|some of last year's peach harvest
Yesterday it was finally dry and warm enough to prune the fruit trees. It's important not to prune just before rain, as the newly cut branch ends are susceptible to mold and rot and disease. And fruit trees need to be pruned in order to yield a harvest. (This is not a metaphor.)
So I spent a good chunk of yesterday afternoon with my pruning sheers and my loppers working on 3 peach and 2 plum trees. I left my phone inside and for those precious hours, my world was clipping all the upright suckers, branches that crossed other branches, and anything that either grew into the center of the trees or would block sun coming into the canopy.
It was calming and soothing to do this work and the fatigue I felt afterward was a normal tired, not the emotional exhaustion of watching the covid-19 projections or hearing the news about new hot spots and deaths.
I have at least a half dozen friends who personally know people who have died from covid-19. I know it is only a matter of time until I do.
I spoke (by telephone) a few weeks ago with the gentleman who heads our small community's emergency response team. He talked about the painful irony in that all of their emergency/contingency planning assumed we'd be using community buildings as shelters and that we would be gathering together.
Now we are isolated, apart.
This is a fragmented reality. We are forced apart from the communities that help give structure to our lives - schools, houses of worship, jobs, entertainment. And while we are all experiencing some kind of shared trauma, we are also experiencing completely different, individual traumas.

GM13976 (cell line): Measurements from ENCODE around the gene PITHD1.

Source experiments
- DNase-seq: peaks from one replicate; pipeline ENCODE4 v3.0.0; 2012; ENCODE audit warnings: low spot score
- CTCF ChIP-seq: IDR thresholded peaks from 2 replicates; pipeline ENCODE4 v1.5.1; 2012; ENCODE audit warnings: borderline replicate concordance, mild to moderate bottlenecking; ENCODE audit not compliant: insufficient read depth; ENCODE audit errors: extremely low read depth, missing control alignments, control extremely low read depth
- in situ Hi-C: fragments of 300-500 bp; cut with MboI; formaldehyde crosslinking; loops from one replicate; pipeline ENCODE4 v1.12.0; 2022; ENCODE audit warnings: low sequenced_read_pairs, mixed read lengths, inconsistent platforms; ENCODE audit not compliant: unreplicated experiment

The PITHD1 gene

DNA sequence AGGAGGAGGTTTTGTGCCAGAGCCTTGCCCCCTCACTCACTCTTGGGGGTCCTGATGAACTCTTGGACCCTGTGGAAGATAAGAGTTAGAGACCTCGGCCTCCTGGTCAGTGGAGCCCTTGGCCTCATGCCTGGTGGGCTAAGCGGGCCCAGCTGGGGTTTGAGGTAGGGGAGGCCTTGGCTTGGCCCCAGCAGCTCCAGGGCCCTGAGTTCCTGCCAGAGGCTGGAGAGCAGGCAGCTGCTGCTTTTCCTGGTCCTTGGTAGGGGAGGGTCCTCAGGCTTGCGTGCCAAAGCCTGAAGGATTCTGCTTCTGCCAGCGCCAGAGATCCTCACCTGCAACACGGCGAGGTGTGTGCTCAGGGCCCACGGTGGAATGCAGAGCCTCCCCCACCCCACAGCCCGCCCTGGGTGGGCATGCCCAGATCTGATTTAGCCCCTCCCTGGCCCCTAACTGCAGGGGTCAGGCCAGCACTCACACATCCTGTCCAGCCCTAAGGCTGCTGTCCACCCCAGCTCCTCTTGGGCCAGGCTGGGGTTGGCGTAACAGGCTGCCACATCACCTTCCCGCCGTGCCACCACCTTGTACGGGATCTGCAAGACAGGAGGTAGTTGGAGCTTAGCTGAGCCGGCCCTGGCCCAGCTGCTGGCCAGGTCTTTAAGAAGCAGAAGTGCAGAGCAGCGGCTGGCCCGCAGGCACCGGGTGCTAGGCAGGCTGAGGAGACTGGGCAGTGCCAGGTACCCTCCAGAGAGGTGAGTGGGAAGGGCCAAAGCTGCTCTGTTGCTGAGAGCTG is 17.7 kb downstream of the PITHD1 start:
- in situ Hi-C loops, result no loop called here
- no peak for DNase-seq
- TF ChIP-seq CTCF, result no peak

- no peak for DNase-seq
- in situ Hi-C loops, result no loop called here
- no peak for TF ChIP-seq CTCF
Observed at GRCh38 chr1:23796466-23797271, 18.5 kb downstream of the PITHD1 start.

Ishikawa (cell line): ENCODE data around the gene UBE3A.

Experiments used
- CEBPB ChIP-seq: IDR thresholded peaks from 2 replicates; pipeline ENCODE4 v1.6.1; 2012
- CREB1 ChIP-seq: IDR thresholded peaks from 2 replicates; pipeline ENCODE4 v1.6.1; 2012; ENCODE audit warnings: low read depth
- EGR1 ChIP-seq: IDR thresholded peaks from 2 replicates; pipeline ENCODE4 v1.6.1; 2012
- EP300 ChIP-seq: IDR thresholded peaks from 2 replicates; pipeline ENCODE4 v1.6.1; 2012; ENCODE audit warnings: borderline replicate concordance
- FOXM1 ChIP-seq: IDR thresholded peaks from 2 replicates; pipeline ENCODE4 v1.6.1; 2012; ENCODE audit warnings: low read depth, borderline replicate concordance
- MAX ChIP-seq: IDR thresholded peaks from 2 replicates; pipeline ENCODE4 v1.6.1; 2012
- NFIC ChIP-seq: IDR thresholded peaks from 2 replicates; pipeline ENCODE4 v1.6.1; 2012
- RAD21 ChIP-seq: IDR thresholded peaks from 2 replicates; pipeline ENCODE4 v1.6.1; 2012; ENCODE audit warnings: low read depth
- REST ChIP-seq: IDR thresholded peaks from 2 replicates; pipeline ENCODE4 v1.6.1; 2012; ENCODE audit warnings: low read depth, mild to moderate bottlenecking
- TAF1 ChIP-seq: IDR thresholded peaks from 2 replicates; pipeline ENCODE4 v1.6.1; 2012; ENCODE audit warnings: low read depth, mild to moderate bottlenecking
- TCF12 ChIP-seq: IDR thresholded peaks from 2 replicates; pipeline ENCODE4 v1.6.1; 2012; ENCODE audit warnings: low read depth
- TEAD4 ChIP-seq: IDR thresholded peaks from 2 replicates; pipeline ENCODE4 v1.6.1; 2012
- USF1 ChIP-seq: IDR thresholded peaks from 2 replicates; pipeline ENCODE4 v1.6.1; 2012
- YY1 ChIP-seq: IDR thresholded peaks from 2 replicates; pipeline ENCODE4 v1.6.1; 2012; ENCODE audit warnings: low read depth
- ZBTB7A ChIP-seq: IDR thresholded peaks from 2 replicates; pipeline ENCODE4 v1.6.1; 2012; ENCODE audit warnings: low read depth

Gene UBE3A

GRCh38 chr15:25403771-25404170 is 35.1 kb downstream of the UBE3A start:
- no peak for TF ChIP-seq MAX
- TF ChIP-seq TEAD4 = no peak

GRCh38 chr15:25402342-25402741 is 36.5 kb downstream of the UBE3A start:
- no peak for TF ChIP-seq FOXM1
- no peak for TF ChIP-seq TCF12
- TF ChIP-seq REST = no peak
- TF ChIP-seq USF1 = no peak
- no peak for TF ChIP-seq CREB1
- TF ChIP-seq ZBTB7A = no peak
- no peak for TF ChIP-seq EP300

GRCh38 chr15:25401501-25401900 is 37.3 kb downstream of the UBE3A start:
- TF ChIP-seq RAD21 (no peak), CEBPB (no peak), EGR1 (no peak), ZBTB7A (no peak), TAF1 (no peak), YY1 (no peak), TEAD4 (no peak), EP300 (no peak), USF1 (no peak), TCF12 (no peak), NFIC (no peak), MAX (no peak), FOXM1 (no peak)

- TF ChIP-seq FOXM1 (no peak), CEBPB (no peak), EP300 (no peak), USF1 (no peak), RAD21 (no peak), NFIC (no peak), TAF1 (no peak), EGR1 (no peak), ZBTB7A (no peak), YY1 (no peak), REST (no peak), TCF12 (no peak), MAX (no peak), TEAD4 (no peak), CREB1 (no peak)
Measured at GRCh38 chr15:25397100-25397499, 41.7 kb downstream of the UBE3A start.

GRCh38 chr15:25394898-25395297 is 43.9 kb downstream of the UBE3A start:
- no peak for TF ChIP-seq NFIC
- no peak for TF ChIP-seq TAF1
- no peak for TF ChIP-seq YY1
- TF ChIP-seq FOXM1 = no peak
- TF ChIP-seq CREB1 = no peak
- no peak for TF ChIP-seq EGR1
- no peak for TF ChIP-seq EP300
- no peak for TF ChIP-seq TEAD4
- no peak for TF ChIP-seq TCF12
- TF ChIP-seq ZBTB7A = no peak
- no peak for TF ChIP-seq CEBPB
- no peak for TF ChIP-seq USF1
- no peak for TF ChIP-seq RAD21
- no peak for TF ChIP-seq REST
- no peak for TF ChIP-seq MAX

This virus will take a toll on all of us, but its effects are not distributed equally. I don't know what to do with that understanding, but I think it's important to acknowledge.
My children are grown and living on their own, so I don't need to face the pressures of managing young people's fears and the stress of being responsible for their learning.
I am physically well, so I can complete my activities of daily living without assistance.
I am coping emotionally as well as can be expected and have access to mental health supports.
I am living in a house on a small farmstead, so it's easy to practice physical distancing as well as have access to being physically active outdoors, weather permitting. I'm also in an area with a ton of farms that are either delivering food, or have it available for contactless pick up, so I'm well fed.
My relationships are sound and healthy, so I don't feel unsafe.
My spouse is still employed, so I don't have to panic about paying a rent or mortgage, or having health insurance.
I have friends, family, and acquaintances for whom some or all of these (and more) stresses come into play and so added to the shared trauma, their individual traumas make everything that much harder.
Never in my experience have I understood more clearly the need to protect the public good and to ensure that those who are vulnerable are safe.
Never in my experience have I been as dismayed by our leadership's utter failure to respond to the urgent needs of all its citizens.
We are all in this together. We are all in this apart. Both of these are true.
I still have 3 young pear trees to prune. They are probably still not mature enough to bear fruit this year, but with time and care, they will. This is both my task for today and a metaphor.
Be well. Be safe.